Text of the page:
Chris Owens, who announced earlier this year that he is running to succeed his father, Brooklyn Rep. Major Owens, when the older man retires from Congress next year, said people opposed to gay marriage on religious grounds must realize that their values are not under assault. Owens said he tells marriage opponents, “We are asking that you understand that your religion is over here, and the rights of people under the law are over here.”

Owens stressed the two are different, saying, “If they come together that’s great, but if not, the rights of the law under the Constitution are first… That’s what guarantees anyone the freedom to believe what they want to believe.”

When marchers had made it across the bridge to the Cadman Plaza Park near the Brooklyn’s courthouses and Borough Hall, they were treated to more speeches and music from performers including the singer Ari Gold. Headlining the speakers was Mayor Jason West, who made headlines last spring by issuing marriage licenses to same-sex couples in his town, upstate New Paltz.

In a fiery speech chastising politicians and even gay rights groups such as the Washington-based Human Rights Campaign for toning down their demands for marriage equality, West said his decision to issue same-sex marriage licenses was “a no-brainer.” Gay marriage, he explained, was “something I had power to do something about.”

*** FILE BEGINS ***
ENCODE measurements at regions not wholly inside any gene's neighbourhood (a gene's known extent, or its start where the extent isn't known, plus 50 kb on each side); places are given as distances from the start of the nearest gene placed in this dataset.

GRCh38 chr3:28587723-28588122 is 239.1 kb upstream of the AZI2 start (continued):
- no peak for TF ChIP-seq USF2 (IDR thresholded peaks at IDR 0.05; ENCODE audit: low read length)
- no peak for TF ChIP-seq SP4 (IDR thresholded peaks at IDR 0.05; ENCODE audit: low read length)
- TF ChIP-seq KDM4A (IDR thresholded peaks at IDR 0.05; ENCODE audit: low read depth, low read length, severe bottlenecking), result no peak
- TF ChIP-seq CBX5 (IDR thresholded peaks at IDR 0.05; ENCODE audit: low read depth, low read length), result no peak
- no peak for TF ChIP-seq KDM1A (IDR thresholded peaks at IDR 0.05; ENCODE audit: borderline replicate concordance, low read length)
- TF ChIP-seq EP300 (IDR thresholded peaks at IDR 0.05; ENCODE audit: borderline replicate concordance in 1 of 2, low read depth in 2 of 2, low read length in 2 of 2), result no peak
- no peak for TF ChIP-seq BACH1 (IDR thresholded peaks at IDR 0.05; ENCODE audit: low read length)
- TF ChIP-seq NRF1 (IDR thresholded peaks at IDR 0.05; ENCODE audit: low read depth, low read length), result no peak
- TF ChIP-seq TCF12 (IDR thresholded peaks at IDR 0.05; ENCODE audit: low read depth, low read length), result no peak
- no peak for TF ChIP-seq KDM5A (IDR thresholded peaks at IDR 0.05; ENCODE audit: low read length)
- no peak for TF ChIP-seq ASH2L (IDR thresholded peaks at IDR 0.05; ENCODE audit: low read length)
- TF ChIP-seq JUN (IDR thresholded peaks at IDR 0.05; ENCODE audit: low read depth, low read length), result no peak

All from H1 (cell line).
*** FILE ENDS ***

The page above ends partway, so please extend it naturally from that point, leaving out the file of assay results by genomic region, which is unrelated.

“None of us expected the huge media-storm,” he continued. West also said the way to change opinions about gay marriage is by “working in our neighborhoods, our blocks and our villages” and by “talking to the local store owner” as part of an effort to put a human, personal face on the struggle.

Rep. Jerrold Nadler, the Democrat who represents Manhattan’s West Side and portions of Brooklyn, took a different tack from West, emphasizing that working within the political system can make a difference. Nadler said that although John Kerry had flaws, his nominations for judgeships would have been more gay-friendly than the judges named under George W. Bush, a factor that would have worked to the long-term benefit of the gay community.